The technology has to be compliant with the GDPR

The Personal Data Protection Office is handling a complaint on ChatGPT, in which the complainant accuses the tool's creator, OpenAI, of, among other things, processing data in an unlawful, unreliable manner and that the rules on which this is done are not transparent.

The proceedings will certainly be one of the difficult ones, it concerns a company located outside the European Union, and ChatGPT itself is a new and in fact still undiscovered - also for new technology researchers - tool using generative artificial intelligence.

– “The case involves the breach of a number of data protection provisions, so we will ask Open AI to answer a number of questions in order to be able to thoroughly conduct administrative proceedings” – says Jan Nowak, President of the Polish supervisory authority. He assures that the Office is taking the matter very seriously. And he adds that these are not the first doubts as to ChatGPT's compliance with European data protection and privacy rules. – “The European Data Protection Board has set up a special working group on OpenAI” – Jan Nowak points out.

In this case, the complainant turned to the Polish supervisory authority after his requests relating to the exercise of his rights under GDPR were not completed by OpenAI. As it turns out, ChatGPT generated inaccurate information about the complainant in response to his request. In turn, the request for its rectification was not fulfilled by OpenAI, despite the fact that every controller is obliged to process accurate data. It was also not possible for the complainant to find out what data CharGPT was processing about him at all. However, this is not the end of the matter. He also resents the company for breaching Article 12 and Article 5(1)(a) of the GDPR in its response to his requests. It gave him evasive, misleading and, in addition, contradictory answers. And this has only fuelled concerns about the legality as well as the transparency of the processing of personal data by the developer of this tool. He points to a lack of transparency in the company's data processing rules, which is supposed to be evidenced both by correspondence with the company, but also by its privacy policy.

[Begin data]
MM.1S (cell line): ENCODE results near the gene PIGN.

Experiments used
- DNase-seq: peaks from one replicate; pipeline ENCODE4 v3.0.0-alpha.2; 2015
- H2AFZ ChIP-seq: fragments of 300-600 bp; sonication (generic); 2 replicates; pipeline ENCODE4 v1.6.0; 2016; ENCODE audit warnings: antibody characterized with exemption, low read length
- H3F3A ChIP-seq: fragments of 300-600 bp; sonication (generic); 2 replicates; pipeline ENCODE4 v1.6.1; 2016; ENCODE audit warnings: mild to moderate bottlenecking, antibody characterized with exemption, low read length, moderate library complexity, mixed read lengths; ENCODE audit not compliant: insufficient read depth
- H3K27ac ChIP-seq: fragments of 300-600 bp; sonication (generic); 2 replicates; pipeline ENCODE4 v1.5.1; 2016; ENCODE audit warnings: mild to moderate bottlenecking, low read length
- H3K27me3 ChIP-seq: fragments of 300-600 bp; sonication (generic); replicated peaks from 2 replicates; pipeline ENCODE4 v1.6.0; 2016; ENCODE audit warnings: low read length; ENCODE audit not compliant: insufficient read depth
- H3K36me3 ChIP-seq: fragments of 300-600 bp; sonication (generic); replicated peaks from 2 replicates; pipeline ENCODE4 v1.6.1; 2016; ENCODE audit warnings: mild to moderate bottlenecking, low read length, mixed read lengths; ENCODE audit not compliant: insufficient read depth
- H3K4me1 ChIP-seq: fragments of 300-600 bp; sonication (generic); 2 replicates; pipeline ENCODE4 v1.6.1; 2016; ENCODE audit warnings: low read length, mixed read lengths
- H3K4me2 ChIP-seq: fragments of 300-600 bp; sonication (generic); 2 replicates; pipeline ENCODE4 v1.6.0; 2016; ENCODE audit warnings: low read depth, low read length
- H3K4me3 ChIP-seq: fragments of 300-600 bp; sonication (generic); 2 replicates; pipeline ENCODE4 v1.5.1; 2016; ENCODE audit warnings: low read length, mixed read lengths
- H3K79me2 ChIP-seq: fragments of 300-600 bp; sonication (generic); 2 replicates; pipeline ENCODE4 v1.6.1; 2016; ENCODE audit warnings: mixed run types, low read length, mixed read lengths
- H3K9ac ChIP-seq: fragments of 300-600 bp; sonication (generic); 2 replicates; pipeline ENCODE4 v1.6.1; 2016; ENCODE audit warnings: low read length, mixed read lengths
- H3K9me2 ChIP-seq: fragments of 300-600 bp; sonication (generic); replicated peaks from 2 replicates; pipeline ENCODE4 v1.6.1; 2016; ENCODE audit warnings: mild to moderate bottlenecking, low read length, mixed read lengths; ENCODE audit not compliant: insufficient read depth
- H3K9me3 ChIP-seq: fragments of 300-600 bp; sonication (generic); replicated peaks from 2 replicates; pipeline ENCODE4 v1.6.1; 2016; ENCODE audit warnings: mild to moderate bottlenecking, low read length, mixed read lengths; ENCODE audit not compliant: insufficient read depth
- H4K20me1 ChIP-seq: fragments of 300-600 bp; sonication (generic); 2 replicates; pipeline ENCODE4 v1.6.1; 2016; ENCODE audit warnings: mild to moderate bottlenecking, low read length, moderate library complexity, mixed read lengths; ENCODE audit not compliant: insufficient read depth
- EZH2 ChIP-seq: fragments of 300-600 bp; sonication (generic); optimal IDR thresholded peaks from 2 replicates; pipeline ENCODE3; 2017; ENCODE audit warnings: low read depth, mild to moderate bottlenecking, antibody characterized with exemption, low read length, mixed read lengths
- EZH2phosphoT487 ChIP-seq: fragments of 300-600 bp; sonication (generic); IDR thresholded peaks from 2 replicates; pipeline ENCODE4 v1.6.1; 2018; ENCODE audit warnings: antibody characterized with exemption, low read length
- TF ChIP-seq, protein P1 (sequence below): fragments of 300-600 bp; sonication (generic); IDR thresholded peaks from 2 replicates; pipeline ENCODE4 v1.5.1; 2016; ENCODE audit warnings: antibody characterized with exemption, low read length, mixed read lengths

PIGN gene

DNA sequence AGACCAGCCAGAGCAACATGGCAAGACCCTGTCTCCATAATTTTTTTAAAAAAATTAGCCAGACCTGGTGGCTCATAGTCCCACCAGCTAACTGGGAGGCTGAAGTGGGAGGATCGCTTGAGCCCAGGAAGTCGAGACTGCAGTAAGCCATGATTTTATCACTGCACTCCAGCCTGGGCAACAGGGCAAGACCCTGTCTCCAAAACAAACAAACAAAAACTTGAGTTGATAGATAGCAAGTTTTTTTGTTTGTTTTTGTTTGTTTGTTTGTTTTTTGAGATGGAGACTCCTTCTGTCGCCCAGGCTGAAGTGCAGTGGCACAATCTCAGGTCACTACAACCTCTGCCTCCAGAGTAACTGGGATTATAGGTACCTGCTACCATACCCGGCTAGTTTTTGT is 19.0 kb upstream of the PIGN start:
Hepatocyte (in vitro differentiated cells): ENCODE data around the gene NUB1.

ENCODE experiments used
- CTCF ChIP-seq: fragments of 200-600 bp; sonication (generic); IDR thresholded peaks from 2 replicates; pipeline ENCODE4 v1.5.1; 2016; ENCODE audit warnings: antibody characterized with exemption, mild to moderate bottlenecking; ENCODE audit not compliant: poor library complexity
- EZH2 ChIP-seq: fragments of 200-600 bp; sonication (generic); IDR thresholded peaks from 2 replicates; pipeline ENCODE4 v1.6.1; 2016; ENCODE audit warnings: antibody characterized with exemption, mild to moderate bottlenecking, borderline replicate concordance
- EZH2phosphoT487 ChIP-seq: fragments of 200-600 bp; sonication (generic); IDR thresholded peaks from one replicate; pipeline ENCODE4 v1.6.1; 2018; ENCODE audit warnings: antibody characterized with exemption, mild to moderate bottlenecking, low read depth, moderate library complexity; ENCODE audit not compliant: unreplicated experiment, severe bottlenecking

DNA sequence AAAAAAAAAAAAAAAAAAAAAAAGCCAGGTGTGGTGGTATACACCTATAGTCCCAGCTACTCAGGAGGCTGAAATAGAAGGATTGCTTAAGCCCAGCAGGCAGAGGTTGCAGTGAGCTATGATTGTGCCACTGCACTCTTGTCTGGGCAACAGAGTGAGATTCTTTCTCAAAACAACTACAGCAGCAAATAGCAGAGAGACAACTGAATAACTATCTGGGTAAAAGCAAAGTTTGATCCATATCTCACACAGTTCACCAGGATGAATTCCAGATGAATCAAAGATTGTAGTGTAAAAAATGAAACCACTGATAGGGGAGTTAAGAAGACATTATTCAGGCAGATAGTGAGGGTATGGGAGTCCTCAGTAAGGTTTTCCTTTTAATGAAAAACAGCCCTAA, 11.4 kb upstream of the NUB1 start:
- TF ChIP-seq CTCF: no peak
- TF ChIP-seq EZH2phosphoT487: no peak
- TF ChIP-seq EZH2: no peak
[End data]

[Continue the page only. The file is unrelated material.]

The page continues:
In the complaint sent to the Polish supervisory authority, we also read that the company did not fulfil its information obligation towards the complainant. It acquired this person's data in 2021. And according to the complainant, the information obligation should have already been fulfilled at the stage of processing of data acquired for the training of artificial intelligence language models. The company also failed to inform the complainant of the source of the data on him or of the recipients or categories of recipients of those data.

The complainant requests that the Personal Data Protection Office not only oblige OpenAI to properly exercise its rights under the GDPR, but also examine the compliance of OpenAI's ChatGPT personal data processing model with data protection regulations.

Jakub Groszkowski, Deputy President of the Personal Data Protection Office, points out that artificial intelligence technology, in this case the so-called large model language (LLM), has entered the commercial stage and into widespread use. In his opinion, there is no doubt that this is a breakthrough technology and a watershed moment. – “The development of new technologies has to respect the rights of individuals under, inter alia, the GDPR. It is the task of the European data protection authorities to protect EU citizens from the negative effects of information processing technologies”, notes Jakub Groszkowski.

He adds that the allegations in the complaint raise doubts about OpenAI's systemic approach to european data protection principles. The Office will therefore clarify these doubts, in particular against the background of the fundamental principle of privacy by design contained in the GDPR.